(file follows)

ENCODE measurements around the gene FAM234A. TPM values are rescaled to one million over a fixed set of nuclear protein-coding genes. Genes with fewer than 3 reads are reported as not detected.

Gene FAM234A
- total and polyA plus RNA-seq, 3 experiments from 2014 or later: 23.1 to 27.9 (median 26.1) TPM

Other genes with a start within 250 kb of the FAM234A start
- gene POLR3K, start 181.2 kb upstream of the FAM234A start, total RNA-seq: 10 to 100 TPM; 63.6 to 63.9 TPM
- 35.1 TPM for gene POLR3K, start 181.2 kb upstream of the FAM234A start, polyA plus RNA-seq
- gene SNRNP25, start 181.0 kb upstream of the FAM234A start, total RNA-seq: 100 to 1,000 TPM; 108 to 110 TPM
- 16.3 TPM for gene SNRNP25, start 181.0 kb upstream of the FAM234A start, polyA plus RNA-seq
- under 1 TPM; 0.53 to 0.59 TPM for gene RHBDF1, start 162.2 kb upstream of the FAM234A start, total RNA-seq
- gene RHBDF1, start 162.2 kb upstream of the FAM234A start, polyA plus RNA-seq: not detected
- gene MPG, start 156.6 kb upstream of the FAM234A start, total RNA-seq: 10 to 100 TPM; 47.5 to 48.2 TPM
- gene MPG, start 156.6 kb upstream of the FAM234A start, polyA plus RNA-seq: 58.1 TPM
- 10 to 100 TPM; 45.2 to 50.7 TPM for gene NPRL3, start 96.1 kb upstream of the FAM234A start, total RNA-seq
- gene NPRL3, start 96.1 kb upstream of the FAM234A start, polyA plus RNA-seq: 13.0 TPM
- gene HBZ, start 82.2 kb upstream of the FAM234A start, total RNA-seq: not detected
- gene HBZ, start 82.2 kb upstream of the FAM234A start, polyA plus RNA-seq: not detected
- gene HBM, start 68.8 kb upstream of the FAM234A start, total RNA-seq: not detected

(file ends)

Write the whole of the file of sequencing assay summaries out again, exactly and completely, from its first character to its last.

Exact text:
ENCODE measurements around the gene FAM234A. TPM values are rescaled to one million over a fixed set of nuclear protein-coding genes. Genes with fewer than 3 reads are reported as not detected.

Gene FAM234A
- total and polyA plus RNA-seq, 3 experiments from 2014 or later: 23.1 to 27.9 (median 26.1) TPM

Other genes with a start within 250 kb of the FAM234A start
- gene POLR3K, start 181.2 kb upstream of the FAM234A start, total RNA-seq: 10 to 100 TPM; 63.6 to 63.9 TPM
- 35.1 TPM for gene POLR3K, start 181.2 kb upstream of the FAM234A start, polyA plus RNA-seq
- gene SNRNP25, start 181.0 kb upstream of the FAM234A start, total RNA-seq: 100 to 1,000 TPM; 108 to 110 TPM
- 16.3 TPM for gene SNRNP25, start 181.0 kb upstream of the FAM234A start, polyA plus RNA-seq
- under 1 TPM; 0.53 to 0.59 TPM for gene RHBDF1, start 162.2 kb upstream of the FAM234A start, total RNA-seq
- gene RHBDF1, start 162.2 kb upstream of the FAM234A start, polyA plus RNA-seq: not detected
- gene MPG, start 156.6 kb upstream of the FAM234A start, total RNA-seq: 10 to 100 TPM; 47.5 to 48.2 TPM
- gene MPG, start 156.6 kb upstream of the FAM234A start, polyA plus RNA-seq: 58.1 TPM
- 10 to 100 TPM; 45.2 to 50.7 TPM for gene NPRL3, start 96.1 kb upstream of the FAM234A start, total RNA-seq
- gene NPRL3, start 96.1 kb upstream of the FAM234A start, polyA plus RNA-seq: 13.0 TPM
- gene HBZ, start 82.2 kb upstream of the FAM234A start, total RNA-seq: not detected
- gene HBZ, start 82.2 kb upstream of the FAM234A start, polyA plus RNA-seq: not detected
- gene HBM, start 68.8 kb upstream of the FAM234A start, total RNA-seq: not detected